He’s a little gaunt, maybe even severe. And he salutes me—and I don’t get saluted often. Hardly ever. I guess that’s not surprising. So on my first jet-lagged day in Bangkok I was a bit caught off guard to find myself saluted by a very serious man dressed suspiciously like a police officer.
What was it? Maybe my shaved head, suggesting military? Maybe It’s the two-toned, collared shirt that I’m wearing. If you are somewhat color blind and squint at it a bit, you might think it was one of the military shirts worn by the guards at the US Embassy, which is just down the road from my hotel. Head, shirt, both, neither. I couldn’t tell.
I figure out that this guy, named Ampoin, is part security guard and part traffic guard. There is one of them at every property entrance on the street my hotel is located on. But they aren’t really security guards, they don’t keep the riffraff out. I can attest to this by the fact that I’ve wandered onto the properties they are standing in front of on several occasions. What they are is private traffic cops. And as I have discovered, they are really, really useful to have around.
The thing you have to understand about Bangkok traffic is that it makes New York City traffic look timid; Los Angeles traffic genteel. It is an unruly mix of bicycles, hand-pushed carts, scooters, motorcycles, tuk-tuks, cars, pink taxis, and delivery trucks. All interwoven, all weaving, all shuttling toward their destinations. Stop signs are really just suggestions. Lines on the street? Yeah, consider them guidelines, not hard and fast demarcations of where one lane ends and one starts. So, you just have to pay close attention. Thailand is mostly a Buddhist country, and that makes sense. If you aren’t thoroughly in the moment, you get run over.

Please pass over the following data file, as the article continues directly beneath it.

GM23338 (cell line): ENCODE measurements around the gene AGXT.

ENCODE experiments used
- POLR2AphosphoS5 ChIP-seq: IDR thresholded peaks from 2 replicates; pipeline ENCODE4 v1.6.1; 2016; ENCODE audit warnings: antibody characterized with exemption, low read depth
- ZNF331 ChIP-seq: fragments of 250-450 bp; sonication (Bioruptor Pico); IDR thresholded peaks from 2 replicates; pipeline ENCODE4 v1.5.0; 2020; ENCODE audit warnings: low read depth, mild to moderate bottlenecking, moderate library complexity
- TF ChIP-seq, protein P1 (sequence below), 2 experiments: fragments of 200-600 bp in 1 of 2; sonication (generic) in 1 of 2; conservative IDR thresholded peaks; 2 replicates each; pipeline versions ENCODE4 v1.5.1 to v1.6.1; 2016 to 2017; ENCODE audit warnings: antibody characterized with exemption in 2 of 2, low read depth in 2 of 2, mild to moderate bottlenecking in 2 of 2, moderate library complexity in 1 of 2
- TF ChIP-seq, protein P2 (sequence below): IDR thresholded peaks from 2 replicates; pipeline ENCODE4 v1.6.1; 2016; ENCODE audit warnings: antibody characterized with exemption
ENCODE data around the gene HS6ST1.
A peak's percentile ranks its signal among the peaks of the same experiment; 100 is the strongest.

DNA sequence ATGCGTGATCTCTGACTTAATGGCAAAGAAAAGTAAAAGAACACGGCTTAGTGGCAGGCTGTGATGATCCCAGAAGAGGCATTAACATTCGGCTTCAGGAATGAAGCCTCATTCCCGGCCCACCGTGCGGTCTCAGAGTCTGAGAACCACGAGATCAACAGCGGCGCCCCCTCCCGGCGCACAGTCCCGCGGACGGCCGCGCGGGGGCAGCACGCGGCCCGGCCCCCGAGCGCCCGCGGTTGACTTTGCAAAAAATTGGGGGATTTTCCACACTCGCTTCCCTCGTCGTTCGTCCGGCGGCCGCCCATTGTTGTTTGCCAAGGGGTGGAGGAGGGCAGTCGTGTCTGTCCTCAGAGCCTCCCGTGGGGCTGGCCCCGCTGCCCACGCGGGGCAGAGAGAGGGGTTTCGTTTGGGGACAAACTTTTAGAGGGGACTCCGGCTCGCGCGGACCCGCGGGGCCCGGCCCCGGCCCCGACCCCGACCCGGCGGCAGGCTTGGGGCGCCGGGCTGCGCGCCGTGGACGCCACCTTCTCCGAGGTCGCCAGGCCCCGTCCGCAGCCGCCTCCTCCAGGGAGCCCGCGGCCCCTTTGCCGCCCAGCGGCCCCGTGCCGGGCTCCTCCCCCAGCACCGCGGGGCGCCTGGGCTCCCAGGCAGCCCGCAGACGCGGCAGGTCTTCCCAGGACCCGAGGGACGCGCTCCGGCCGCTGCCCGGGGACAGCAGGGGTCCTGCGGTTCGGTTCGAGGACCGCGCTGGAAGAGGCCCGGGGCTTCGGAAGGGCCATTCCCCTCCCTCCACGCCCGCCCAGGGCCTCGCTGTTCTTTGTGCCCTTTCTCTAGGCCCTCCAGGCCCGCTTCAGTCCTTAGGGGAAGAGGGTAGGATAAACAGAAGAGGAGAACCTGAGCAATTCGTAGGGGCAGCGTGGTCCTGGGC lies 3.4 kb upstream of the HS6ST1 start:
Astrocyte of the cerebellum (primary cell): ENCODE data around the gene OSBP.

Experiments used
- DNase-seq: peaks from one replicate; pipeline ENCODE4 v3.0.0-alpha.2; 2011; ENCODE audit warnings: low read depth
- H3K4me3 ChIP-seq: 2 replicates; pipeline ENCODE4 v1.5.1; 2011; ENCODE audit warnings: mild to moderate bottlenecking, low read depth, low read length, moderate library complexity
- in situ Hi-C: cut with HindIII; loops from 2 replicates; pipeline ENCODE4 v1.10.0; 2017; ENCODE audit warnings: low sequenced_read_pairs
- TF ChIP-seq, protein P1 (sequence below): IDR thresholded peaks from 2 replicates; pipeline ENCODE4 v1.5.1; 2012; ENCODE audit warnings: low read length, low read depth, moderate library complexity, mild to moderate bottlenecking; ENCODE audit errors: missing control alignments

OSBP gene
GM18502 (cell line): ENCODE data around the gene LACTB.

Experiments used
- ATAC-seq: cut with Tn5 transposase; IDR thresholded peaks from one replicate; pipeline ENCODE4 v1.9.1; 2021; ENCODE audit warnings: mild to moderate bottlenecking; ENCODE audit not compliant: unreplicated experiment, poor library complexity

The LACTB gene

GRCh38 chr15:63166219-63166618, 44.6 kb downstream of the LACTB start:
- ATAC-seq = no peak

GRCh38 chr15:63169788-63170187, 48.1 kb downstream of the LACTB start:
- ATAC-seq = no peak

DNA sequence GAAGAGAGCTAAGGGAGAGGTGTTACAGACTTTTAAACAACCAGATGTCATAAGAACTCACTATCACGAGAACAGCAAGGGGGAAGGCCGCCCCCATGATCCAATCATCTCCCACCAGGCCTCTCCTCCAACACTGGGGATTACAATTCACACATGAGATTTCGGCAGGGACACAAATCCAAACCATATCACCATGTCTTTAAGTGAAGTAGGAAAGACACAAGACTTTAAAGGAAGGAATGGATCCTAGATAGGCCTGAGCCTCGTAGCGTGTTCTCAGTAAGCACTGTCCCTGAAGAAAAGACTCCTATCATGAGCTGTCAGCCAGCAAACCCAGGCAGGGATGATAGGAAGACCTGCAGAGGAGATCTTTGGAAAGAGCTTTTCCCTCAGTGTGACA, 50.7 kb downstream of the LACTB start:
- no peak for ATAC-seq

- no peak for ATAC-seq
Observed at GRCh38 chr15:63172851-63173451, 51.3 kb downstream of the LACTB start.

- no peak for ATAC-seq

It took five full days for it to dawn on me what was truly different between traffic here and in NYC: Thais don’t honk as if it’s a fundamental part of the operation of their vehicle. Or if they do tap the horn, it’s a message to the recipient that there is a vehicle about to pass within a hair’s breadth of them. NYC drivers on the other hand, would be completely paralyzed if their horns didn’t work. Literally: they would get in their cars with key in hand and stare at the controls and not know what to do. The Thais are just honest with themselves and know that the horn isn’t going to make traffic move faster, just more unpleasant to be in.
Back to the salute. I discovered that Ampoin does that because he takes his job seriously. He gets vehicles in and out of the hotel parking lot, get’s the hotel’s clientele cabs, and helps people get across the street without getting plastered. I go to a grocery store across the street and I don’t even bother crossing until I get down to where Ampoin and his counterpart on the other side of the road are stationed. I don’t have to dodge cars or bolt around motorcycles. They both wait till they can see a small break in traffic and move into the street flagging cars to stop. I cross all the time this way.
When I realized he really takes his job seriously and does it well, I decided to engage him in it. Whenever I walk past, I bark the greeting sawasdee khrap! with authority, which I’m sure he finds amusing. He did snap me out of my complacency one day after I’d been walking by for a couple of weeks. I barked the usual Thai greeting, but then out slipped How are ya? He responds: I’m doing well sir, and you? in as best as I can tell, perfect English. I stuttered out I’m well, thank you. I just wrongly assumed he didn’t speak any English. Yes, lame, I know. People always surprise me, and I, for the most part, like it. I don’t know the extent of his English, but I’ll find out. Just like I didn’t want to get him in trouble for standing around doing glamour shots (why there is only one picture of him in this post) instead of working, I don’t stop to chat.
I think next time traffic is slow, I’ll risk it and stop and chat. I might learn something interesting.